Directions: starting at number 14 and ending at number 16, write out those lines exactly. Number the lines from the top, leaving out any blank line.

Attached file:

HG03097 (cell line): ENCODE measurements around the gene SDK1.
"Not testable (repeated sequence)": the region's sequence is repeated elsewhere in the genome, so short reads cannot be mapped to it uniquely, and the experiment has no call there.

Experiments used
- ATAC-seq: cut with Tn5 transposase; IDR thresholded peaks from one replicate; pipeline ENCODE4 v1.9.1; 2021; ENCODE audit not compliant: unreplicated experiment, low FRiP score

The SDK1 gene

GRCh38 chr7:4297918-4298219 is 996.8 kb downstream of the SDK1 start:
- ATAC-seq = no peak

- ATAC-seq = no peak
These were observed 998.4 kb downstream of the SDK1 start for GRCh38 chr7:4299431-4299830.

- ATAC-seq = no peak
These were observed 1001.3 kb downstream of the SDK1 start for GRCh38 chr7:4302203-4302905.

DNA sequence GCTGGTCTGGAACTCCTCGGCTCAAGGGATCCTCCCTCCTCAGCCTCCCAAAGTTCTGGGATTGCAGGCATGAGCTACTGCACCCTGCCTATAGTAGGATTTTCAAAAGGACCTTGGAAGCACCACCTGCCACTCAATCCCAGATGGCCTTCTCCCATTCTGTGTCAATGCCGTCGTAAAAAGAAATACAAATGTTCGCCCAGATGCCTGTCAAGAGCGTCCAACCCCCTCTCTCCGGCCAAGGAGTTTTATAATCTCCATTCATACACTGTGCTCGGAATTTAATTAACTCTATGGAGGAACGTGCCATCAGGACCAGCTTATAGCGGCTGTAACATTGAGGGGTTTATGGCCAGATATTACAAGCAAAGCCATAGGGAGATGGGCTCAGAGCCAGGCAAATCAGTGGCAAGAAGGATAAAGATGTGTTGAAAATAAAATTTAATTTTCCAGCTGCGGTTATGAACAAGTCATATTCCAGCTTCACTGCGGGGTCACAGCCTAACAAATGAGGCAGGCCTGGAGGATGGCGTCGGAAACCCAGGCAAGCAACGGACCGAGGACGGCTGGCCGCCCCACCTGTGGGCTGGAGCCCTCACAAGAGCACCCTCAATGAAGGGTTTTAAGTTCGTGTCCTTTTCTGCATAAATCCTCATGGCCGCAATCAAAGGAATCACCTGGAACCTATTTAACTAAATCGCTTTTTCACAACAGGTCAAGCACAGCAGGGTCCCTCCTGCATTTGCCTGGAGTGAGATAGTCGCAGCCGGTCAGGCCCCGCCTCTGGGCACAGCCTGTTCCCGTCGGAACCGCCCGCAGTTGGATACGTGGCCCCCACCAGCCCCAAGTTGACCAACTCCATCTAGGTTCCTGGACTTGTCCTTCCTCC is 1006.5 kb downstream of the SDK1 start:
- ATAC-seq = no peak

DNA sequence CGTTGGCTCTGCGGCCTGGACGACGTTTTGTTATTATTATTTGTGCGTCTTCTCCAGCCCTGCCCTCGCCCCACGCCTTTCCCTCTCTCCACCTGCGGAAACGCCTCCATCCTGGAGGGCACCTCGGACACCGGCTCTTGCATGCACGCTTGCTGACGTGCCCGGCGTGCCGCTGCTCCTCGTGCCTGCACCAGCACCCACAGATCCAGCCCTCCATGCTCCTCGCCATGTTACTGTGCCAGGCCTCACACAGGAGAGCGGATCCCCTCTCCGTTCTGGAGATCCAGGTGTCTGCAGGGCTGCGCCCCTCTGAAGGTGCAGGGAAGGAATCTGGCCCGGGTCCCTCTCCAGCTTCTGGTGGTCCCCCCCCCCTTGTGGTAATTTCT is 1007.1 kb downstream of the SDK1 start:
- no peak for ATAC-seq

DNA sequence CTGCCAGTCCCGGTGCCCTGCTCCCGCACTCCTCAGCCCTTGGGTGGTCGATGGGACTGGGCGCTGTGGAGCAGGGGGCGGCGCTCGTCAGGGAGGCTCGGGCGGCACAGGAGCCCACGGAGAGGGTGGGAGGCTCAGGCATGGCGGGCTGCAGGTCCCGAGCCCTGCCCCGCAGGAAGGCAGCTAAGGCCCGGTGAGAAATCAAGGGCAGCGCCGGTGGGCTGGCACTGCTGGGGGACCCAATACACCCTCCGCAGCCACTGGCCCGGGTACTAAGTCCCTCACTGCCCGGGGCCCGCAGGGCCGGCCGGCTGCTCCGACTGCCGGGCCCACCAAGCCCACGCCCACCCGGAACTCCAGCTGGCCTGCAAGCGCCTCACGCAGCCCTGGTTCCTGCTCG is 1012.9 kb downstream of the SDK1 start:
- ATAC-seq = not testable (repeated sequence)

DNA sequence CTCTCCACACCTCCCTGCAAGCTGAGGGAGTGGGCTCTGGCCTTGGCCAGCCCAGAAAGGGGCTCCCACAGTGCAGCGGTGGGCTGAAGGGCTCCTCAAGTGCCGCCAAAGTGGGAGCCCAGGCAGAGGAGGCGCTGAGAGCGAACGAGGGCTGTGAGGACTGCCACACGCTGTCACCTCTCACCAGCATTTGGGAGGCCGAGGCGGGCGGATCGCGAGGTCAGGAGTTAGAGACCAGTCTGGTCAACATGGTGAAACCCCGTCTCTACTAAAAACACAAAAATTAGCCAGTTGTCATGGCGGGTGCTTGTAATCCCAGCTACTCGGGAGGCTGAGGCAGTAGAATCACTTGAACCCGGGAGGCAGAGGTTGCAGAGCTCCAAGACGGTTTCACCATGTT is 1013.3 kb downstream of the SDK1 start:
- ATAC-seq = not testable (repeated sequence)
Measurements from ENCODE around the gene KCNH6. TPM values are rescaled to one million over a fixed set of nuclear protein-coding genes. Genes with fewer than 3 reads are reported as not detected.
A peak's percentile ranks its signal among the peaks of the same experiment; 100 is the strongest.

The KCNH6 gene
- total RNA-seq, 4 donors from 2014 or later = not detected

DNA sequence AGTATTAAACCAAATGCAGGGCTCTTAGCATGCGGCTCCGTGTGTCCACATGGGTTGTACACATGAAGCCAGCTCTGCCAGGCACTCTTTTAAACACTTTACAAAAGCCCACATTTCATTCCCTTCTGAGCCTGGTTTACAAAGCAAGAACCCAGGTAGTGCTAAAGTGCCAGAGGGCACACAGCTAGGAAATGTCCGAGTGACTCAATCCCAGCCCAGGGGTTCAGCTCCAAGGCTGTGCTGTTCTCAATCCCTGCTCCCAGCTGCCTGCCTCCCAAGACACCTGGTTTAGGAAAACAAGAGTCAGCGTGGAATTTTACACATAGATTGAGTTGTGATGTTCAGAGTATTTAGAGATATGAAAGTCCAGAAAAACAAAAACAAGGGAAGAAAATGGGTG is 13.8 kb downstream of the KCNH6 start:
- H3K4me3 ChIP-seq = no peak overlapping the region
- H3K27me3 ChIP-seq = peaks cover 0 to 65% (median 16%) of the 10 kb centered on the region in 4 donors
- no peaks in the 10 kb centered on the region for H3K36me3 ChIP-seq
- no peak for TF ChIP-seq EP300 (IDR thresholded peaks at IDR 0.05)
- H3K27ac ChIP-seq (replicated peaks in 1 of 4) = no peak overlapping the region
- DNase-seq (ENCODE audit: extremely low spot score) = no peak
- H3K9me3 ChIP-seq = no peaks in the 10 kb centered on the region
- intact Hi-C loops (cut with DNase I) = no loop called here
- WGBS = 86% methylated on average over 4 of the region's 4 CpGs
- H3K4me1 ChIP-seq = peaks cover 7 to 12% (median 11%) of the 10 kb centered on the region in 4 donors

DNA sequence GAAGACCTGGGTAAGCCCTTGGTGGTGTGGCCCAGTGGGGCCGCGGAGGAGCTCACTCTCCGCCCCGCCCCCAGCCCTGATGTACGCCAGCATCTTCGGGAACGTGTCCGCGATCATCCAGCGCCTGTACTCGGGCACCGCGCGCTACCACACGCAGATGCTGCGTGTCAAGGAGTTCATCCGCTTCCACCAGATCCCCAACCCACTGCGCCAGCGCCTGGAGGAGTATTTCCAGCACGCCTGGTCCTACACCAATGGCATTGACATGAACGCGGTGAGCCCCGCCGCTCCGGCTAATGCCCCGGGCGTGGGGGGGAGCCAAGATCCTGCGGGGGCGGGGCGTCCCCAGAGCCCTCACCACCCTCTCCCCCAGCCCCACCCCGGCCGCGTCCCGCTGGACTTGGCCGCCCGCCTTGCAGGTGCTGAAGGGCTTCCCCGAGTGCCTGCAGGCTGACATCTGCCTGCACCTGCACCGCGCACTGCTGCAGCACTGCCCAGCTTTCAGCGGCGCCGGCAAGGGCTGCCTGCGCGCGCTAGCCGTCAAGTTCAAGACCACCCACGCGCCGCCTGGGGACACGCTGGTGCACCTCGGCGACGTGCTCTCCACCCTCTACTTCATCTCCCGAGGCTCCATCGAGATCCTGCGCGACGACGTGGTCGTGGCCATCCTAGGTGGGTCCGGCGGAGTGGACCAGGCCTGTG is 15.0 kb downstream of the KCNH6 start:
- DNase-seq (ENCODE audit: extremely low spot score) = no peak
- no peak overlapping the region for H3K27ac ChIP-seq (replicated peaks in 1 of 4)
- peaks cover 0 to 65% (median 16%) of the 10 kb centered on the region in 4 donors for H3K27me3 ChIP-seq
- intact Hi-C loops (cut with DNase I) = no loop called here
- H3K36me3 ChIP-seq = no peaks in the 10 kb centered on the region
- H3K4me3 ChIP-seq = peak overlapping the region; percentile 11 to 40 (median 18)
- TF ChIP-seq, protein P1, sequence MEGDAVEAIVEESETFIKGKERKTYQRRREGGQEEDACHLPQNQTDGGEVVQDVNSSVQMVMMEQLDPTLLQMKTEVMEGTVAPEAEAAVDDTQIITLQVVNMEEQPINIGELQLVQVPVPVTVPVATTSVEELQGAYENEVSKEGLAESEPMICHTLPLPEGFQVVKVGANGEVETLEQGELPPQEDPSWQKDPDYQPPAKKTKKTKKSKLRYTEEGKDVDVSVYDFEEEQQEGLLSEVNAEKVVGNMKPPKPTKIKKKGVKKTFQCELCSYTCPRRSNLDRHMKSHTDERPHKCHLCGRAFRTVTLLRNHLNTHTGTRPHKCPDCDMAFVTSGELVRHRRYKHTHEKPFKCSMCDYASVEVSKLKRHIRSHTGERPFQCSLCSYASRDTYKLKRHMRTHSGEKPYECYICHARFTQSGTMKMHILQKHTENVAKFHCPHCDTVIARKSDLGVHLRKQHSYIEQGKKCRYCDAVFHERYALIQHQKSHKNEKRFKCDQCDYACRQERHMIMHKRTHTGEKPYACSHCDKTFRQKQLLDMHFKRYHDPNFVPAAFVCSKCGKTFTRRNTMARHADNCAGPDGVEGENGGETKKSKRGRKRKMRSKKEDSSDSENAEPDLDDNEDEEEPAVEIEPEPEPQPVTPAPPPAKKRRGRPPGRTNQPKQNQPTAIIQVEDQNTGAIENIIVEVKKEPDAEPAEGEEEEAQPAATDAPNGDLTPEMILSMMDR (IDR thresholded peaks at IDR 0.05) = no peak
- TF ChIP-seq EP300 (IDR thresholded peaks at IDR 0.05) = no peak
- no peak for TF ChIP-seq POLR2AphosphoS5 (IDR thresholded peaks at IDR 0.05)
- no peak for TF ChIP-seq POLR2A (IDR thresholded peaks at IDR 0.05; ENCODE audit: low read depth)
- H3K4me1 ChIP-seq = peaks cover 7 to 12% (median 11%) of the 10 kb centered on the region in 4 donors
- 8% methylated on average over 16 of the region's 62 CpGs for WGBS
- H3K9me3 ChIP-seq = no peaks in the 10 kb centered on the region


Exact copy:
DNA sequence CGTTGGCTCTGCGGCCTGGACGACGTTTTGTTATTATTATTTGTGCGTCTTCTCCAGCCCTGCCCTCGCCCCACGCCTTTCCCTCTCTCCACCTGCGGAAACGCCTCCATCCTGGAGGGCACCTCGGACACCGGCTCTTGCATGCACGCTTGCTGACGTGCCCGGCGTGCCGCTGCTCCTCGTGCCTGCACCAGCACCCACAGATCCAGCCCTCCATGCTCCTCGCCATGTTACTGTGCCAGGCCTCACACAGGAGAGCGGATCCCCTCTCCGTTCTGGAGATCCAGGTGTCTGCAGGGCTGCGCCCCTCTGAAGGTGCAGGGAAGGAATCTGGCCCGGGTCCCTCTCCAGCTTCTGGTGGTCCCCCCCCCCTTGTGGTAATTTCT is 1007.1 kb downstream of the SDK1 start:
- no peak for ATAC-seq

DNA sequence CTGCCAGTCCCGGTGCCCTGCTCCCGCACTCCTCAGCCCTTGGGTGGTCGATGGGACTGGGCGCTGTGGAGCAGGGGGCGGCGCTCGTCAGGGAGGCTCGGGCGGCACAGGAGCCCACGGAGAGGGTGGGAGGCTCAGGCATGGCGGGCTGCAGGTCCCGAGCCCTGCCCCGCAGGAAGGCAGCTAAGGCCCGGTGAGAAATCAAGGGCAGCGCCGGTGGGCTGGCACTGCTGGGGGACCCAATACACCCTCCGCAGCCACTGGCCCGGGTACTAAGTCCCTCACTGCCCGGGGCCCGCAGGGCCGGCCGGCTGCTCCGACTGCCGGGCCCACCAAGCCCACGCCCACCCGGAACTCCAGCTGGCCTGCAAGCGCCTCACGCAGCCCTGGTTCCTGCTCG is 1012.9 kb downstream of the SDK1 start: